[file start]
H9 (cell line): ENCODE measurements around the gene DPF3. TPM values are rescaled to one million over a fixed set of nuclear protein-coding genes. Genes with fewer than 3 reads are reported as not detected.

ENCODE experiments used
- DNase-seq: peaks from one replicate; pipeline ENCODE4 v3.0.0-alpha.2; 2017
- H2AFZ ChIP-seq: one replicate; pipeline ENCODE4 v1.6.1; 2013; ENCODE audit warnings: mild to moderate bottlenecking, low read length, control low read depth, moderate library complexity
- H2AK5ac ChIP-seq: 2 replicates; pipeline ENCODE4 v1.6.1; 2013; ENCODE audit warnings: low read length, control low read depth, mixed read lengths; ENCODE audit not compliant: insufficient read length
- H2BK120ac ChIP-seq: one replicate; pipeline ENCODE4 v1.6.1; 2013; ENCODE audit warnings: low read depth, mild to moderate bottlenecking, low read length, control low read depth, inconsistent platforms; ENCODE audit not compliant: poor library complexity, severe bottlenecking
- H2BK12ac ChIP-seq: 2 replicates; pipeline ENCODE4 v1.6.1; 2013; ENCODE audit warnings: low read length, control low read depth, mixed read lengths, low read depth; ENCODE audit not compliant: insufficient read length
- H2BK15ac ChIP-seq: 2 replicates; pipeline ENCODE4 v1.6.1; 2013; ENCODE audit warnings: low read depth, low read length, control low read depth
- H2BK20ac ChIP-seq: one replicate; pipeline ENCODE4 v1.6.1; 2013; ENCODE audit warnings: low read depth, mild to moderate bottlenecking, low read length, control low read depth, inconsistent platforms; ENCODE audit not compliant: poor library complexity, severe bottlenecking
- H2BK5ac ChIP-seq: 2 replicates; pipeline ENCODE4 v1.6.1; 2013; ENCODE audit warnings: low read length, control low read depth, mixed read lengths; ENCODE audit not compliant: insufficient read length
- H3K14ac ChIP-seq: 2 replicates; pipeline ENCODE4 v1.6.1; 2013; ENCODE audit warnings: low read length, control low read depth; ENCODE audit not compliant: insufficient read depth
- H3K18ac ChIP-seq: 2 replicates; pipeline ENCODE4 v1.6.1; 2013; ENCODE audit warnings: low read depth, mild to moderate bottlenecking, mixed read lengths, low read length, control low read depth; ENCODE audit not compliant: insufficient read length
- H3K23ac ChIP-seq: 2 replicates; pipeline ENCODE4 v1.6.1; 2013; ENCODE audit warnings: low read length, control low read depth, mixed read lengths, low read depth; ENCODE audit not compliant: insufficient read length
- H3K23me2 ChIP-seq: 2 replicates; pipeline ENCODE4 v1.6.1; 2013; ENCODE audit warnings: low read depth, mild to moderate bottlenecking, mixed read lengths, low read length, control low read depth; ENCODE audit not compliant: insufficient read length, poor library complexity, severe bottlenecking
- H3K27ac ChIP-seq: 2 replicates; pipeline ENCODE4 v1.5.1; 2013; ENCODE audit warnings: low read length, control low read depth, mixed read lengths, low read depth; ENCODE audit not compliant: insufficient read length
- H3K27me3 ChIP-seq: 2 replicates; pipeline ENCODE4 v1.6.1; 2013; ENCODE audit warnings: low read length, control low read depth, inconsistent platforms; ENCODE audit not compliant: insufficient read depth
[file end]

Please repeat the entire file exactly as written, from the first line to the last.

H9 (cell line): ENCODE measurements around the gene DPF3. TPM values are rescaled to one million over a fixed set of nuclear protein-coding genes. Genes with fewer than 3 reads are reported as not detected.

ENCODE experiments used
- DNase-seq: peaks from one replicate; pipeline ENCODE4 v3.0.0-alpha.2; 2017
- H2AFZ ChIP-seq: one replicate; pipeline ENCODE4 v1.6.1; 2013; ENCODE audit warnings: mild to moderate bottlenecking, low read length, control low read depth, moderate library complexity
- H2AK5ac ChIP-seq: 2 replicates; pipeline ENCODE4 v1.6.1; 2013; ENCODE audit warnings: low read length, control low read depth, mixed read lengths; ENCODE audit not compliant: insufficient read length
- H2BK120ac ChIP-seq: one replicate; pipeline ENCODE4 v1.6.1; 2013; ENCODE audit warnings: low read depth, mild to moderate bottlenecking, low read length, control low read depth, inconsistent platforms; ENCODE audit not compliant: poor library complexity, severe bottlenecking
- H2BK12ac ChIP-seq: 2 replicates; pipeline ENCODE4 v1.6.1; 2013; ENCODE audit warnings: low read length, control low read depth, mixed read lengths, low read depth; ENCODE audit not compliant: insufficient read length
- H2BK15ac ChIP-seq: 2 replicates; pipeline ENCODE4 v1.6.1; 2013; ENCODE audit warnings: low read depth, low read length, control low read depth
- H2BK20ac ChIP-seq: one replicate; pipeline ENCODE4 v1.6.1; 2013; ENCODE audit warnings: low read depth, mild to moderate bottlenecking, low read length, control low read depth, inconsistent platforms; ENCODE audit not compliant: poor library complexity, severe bottlenecking
- H2BK5ac ChIP-seq: 2 replicates; pipeline ENCODE4 v1.6.1; 2013; ENCODE audit warnings: low read length, control low read depth, mixed read lengths; ENCODE audit not compliant: insufficient read length
- H3K14ac ChIP-seq: 2 replicates; pipeline ENCODE4 v1.6.1; 2013; ENCODE audit warnings: low read length, control low read depth; ENCODE audit not compliant: insufficient read depth
- H3K18ac ChIP-seq: 2 replicates; pipeline ENCODE4 v1.6.1; 2013; ENCODE audit warnings: low read depth, mild to moderate bottlenecking, mixed read lengths, low read length, control low read depth; ENCODE audit not compliant: insufficient read length
- H3K23ac ChIP-seq: 2 replicates; pipeline ENCODE4 v1.6.1; 2013; ENCODE audit warnings: low read length, control low read depth, mixed read lengths, low read depth; ENCODE audit not compliant: insufficient read length
- H3K23me2 ChIP-seq: 2 replicates; pipeline ENCODE4 v1.6.1; 2013; ENCODE audit warnings: low read depth, mild to moderate bottlenecking, mixed read lengths, low read length, control low read depth; ENCODE audit not compliant: insufficient read length, poor library complexity, severe bottlenecking
- H3K27ac ChIP-seq: 2 replicates; pipeline ENCODE4 v1.5.1; 2013; ENCODE audit warnings: low read length, control low read depth, mixed read lengths, low read depth; ENCODE audit not compliant: insufficient read length
- H3K27me3 ChIP-seq: 2 replicates; pipeline ENCODE4 v1.6.1; 2013; ENCODE audit warnings: low read length, control low read depth, inconsistent platforms; ENCODE audit not compliant: insufficient read depth